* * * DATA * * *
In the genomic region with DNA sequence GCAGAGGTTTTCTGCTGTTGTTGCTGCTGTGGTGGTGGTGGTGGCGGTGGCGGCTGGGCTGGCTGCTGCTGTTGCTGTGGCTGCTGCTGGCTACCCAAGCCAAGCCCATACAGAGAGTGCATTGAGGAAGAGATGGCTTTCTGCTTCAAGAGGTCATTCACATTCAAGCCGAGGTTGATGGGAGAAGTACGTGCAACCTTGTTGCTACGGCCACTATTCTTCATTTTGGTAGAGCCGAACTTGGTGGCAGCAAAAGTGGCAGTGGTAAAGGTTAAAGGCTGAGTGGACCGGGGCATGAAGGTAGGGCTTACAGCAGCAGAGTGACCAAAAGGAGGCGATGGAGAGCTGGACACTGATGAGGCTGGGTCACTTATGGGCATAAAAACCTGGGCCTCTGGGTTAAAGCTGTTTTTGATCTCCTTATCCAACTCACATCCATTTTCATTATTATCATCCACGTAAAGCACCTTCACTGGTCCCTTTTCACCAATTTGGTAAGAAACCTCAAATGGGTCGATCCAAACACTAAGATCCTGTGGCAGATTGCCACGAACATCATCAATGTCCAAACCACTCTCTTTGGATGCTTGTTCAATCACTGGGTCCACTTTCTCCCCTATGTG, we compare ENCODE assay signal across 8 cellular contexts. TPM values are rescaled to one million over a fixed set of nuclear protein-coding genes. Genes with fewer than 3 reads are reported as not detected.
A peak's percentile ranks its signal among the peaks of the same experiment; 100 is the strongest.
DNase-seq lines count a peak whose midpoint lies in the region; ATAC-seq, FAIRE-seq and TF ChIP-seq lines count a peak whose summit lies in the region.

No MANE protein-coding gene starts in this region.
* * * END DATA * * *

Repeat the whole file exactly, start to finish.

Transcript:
In the genomic region with DNA sequence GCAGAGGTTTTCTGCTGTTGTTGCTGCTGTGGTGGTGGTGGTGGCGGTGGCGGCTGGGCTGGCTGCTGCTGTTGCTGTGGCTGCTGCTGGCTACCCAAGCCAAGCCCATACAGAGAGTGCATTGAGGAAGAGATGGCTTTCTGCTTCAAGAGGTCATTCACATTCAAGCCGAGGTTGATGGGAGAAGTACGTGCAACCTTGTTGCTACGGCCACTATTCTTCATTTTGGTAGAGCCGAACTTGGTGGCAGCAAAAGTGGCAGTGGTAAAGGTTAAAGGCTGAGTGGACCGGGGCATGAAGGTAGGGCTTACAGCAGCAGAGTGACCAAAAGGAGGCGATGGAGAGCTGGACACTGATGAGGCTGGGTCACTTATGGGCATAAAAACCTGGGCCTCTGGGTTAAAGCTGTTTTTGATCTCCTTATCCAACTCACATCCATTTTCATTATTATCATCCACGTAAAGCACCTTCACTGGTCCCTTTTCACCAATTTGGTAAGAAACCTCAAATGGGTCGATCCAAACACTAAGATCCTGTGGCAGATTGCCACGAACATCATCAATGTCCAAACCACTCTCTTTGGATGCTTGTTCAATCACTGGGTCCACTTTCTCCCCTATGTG, we compare ENCODE assay signal across 8 cellular contexts. TPM values are rescaled to one million over a fixed set of nuclear protein-coding genes. Genes with fewer than 3 reads are reported as not detected.
A peak's percentile ranks its signal among the peaks of the same experiment; 100 is the strongest.
DNase-seq lines count a peak whose midpoint lies in the region; ATAC-seq, FAIRE-seq and TF ChIP-seq lines count a peak whose summit lies in the region.

No MANE protein-coding gene starts in this region.